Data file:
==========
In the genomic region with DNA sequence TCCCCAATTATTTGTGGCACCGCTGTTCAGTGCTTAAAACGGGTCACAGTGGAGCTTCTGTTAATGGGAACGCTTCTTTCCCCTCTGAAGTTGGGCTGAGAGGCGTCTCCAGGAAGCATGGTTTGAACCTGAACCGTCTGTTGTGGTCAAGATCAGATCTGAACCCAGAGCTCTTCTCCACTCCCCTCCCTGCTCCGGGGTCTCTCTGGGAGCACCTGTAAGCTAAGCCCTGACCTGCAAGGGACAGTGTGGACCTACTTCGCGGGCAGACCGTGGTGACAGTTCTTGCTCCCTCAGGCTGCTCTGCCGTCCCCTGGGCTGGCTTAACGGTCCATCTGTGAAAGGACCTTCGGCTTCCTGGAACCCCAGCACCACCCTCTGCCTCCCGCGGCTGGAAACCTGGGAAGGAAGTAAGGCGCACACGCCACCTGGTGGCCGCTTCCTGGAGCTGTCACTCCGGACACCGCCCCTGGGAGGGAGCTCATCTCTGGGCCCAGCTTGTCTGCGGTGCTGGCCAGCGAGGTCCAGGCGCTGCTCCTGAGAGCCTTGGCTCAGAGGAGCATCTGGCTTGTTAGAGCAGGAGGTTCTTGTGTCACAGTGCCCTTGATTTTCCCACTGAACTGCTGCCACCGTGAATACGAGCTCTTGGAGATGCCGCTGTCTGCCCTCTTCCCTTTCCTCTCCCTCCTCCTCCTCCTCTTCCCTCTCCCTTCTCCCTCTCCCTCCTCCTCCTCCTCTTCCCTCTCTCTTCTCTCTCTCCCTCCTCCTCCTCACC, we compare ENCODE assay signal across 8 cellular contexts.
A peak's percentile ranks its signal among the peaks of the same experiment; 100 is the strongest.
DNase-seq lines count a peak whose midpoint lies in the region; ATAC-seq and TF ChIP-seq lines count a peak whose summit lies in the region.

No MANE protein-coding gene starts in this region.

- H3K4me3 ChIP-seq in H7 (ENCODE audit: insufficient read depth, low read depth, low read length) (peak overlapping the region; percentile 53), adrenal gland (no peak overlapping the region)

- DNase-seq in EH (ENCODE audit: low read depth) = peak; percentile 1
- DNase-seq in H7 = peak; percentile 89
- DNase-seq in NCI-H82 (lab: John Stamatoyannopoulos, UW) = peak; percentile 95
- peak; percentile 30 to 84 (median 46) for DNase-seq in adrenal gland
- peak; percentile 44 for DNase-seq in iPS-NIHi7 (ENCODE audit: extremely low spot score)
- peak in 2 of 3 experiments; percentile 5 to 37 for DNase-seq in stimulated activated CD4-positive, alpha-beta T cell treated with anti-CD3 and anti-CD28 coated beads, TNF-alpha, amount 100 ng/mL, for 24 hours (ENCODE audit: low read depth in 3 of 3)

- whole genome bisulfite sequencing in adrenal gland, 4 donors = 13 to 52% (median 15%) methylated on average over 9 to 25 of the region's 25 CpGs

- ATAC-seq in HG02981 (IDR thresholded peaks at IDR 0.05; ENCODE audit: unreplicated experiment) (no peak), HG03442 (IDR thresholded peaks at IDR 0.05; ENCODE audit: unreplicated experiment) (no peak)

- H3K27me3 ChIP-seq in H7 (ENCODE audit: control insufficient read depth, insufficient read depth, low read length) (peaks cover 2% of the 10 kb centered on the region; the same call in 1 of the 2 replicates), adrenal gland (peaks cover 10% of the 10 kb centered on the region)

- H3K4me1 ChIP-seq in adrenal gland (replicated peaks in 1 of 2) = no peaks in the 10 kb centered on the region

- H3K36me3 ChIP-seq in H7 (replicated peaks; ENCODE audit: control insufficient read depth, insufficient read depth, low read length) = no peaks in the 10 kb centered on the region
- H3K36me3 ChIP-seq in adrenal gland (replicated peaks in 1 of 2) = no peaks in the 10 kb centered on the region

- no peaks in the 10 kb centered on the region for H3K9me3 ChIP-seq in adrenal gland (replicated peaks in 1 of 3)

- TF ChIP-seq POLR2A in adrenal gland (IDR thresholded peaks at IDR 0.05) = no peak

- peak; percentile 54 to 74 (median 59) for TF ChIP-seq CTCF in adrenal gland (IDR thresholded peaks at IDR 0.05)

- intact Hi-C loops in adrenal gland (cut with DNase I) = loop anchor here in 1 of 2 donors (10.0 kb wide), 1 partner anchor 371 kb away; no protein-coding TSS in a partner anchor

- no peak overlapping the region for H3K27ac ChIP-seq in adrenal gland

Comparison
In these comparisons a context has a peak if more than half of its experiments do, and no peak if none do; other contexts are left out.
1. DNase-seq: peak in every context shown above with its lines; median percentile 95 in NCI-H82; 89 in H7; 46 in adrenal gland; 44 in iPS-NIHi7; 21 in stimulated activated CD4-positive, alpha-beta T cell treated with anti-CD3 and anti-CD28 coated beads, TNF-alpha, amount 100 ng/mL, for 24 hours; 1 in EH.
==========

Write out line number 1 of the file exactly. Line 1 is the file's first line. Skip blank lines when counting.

In the genomic region with DNA sequence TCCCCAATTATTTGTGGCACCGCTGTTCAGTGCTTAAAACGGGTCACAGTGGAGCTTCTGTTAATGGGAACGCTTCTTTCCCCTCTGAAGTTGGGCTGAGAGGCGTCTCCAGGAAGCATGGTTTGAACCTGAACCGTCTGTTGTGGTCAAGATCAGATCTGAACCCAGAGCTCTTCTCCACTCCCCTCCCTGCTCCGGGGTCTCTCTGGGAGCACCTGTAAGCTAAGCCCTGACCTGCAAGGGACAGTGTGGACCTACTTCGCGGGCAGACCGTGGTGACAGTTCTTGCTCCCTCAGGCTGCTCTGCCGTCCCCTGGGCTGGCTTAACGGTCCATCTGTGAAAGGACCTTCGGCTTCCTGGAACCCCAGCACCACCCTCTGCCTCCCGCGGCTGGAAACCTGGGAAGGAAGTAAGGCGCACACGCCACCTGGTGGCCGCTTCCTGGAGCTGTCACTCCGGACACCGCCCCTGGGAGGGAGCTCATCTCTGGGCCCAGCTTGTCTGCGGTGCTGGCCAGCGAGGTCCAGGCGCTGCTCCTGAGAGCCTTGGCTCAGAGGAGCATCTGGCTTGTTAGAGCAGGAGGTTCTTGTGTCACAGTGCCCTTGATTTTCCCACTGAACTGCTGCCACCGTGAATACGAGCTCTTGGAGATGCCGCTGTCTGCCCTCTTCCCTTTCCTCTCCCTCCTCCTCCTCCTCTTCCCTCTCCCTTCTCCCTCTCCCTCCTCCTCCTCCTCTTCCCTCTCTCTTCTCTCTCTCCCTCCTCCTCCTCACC, we compare ENCODE assay signal across 8 cellular contexts.